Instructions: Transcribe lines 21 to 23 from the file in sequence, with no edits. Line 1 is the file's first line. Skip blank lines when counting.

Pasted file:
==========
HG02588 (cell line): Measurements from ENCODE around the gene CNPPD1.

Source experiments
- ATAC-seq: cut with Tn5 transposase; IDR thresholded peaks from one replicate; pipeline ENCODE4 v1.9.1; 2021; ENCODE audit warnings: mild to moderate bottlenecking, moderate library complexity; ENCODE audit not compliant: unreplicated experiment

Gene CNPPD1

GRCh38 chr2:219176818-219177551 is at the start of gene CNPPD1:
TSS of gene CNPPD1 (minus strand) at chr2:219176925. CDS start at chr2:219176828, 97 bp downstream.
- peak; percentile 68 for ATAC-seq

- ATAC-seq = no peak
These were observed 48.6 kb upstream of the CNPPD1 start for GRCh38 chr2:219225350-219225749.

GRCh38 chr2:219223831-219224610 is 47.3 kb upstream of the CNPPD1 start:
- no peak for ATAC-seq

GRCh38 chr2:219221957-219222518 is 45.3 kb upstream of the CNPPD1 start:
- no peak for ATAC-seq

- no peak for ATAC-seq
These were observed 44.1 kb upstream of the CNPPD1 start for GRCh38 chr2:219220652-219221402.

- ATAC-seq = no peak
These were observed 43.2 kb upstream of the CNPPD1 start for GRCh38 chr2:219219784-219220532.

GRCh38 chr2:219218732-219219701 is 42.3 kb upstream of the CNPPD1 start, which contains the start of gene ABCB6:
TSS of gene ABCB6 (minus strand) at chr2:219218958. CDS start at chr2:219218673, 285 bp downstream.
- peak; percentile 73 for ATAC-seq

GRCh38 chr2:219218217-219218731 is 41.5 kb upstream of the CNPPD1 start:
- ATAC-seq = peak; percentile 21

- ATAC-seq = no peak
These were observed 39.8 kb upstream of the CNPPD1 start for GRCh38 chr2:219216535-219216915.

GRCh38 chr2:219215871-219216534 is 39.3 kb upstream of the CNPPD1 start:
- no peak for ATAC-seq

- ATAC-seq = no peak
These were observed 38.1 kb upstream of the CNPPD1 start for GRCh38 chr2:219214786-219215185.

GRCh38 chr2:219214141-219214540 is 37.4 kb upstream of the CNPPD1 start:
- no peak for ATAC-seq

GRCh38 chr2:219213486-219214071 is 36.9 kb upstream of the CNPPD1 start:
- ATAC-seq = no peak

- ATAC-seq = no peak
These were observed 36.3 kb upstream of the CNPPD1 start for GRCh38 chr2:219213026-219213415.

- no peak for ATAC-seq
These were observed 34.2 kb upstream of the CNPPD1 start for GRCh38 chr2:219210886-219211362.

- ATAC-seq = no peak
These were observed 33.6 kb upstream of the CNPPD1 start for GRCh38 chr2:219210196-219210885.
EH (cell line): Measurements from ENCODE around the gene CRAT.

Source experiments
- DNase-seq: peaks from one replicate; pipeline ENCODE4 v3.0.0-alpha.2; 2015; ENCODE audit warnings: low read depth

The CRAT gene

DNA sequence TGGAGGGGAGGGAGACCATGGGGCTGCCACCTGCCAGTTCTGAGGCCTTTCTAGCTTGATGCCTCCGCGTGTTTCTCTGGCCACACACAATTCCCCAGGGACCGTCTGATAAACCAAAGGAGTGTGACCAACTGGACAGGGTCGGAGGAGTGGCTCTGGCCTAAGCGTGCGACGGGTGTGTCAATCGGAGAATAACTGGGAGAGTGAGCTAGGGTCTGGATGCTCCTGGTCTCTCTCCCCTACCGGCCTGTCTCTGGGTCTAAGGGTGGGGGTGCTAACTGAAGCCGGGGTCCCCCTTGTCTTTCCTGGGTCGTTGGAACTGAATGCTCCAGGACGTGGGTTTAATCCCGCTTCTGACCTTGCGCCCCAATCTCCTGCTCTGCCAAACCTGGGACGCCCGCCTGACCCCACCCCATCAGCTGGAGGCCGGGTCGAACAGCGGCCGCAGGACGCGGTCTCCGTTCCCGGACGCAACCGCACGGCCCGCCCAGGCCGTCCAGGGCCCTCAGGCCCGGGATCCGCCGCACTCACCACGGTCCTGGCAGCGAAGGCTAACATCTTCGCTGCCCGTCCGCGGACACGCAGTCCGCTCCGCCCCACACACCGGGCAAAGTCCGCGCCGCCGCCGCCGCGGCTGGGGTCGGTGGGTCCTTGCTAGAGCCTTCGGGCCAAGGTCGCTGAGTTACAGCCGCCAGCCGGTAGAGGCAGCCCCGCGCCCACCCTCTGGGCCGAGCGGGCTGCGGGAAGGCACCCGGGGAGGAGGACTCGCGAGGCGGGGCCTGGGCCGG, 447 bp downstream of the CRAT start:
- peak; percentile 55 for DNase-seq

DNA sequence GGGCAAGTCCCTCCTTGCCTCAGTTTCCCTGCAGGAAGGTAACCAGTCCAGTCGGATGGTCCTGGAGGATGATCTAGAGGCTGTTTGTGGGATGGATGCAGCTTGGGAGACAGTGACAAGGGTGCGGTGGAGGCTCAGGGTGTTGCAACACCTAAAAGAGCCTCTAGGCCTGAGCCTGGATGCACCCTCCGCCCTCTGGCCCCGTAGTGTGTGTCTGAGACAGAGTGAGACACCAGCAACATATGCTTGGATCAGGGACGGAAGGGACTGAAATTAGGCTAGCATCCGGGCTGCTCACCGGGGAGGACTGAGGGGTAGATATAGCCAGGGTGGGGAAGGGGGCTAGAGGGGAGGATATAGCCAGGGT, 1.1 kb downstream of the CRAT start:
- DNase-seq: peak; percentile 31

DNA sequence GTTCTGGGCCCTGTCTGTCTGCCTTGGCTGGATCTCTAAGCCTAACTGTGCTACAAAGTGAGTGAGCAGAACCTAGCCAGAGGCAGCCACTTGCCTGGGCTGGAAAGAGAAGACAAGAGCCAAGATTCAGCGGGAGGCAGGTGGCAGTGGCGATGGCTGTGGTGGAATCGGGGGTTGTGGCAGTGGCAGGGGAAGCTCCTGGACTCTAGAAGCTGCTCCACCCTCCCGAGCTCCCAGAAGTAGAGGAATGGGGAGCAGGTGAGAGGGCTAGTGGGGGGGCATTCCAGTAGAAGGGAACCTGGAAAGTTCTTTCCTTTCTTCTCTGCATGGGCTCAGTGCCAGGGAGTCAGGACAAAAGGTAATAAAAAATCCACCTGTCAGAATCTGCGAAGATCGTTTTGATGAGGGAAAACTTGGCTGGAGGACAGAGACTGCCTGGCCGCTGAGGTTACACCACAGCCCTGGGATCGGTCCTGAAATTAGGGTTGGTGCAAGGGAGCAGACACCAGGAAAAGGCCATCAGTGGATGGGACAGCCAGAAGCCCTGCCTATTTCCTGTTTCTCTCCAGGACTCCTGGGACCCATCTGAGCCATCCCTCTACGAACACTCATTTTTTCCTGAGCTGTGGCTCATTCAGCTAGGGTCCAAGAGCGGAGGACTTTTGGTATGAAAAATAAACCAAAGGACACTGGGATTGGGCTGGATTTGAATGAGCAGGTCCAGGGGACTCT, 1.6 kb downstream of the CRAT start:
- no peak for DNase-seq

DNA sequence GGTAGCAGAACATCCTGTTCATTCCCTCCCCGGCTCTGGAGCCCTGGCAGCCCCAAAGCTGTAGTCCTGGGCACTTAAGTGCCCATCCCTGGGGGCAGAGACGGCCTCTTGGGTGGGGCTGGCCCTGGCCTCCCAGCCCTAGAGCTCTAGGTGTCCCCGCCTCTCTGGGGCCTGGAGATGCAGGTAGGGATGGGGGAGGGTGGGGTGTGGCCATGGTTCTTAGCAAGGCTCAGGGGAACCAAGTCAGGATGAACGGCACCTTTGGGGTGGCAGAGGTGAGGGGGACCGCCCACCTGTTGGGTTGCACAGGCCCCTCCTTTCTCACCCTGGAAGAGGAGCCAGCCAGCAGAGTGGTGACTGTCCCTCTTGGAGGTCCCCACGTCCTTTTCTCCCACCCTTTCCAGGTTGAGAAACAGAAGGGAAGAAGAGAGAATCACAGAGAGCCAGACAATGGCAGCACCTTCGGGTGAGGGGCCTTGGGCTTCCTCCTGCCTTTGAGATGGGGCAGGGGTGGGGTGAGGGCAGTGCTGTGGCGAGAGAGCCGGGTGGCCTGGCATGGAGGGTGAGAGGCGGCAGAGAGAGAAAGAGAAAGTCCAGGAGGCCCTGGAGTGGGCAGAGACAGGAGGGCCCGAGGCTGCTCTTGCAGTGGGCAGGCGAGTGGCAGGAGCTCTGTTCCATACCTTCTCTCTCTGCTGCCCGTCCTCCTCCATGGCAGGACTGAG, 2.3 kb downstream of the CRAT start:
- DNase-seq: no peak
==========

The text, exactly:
GRCh38 chr2:219218217-219218731 is 41.5 kb upstream of the CNPPD1 start:
- ATAC-seq = peak; percentile 21

- ATAC-seq = no peak